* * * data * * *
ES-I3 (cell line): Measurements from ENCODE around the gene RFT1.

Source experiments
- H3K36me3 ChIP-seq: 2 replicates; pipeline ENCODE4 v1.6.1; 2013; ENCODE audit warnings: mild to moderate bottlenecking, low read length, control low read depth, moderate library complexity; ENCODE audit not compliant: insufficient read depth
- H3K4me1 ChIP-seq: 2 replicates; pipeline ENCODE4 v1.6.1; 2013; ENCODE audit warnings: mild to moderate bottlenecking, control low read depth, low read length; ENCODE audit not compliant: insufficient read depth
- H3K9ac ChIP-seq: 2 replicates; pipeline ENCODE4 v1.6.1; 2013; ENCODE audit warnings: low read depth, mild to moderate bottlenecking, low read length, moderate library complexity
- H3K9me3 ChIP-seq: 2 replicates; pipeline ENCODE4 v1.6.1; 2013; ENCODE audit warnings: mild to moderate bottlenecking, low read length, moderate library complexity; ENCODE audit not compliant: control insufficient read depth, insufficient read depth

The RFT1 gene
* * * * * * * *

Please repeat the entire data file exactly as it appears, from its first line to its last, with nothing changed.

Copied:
ES-I3 (cell line): Measurements from ENCODE around the gene RFT1.

Source experiments
- H3K36me3 ChIP-seq: 2 replicates; pipeline ENCODE4 v1.6.1; 2013; ENCODE audit warnings: mild to moderate bottlenecking, low read length, control low read depth, moderate library complexity; ENCODE audit not compliant: insufficient read depth
- H3K4me1 ChIP-seq: 2 replicates; pipeline ENCODE4 v1.6.1; 2013; ENCODE audit warnings: mild to moderate bottlenecking, control low read depth, low read length; ENCODE audit not compliant: insufficient read depth
- H3K9ac ChIP-seq: 2 replicates; pipeline ENCODE4 v1.6.1; 2013; ENCODE audit warnings: low read depth, mild to moderate bottlenecking, low read length, moderate library complexity
- H3K9me3 ChIP-seq: 2 replicates; pipeline ENCODE4 v1.6.1; 2013; ENCODE audit warnings: mild to moderate bottlenecking, low read length, moderate library complexity; ENCODE audit not compliant: control insufficient read depth, insufficient read depth

The RFT1 gene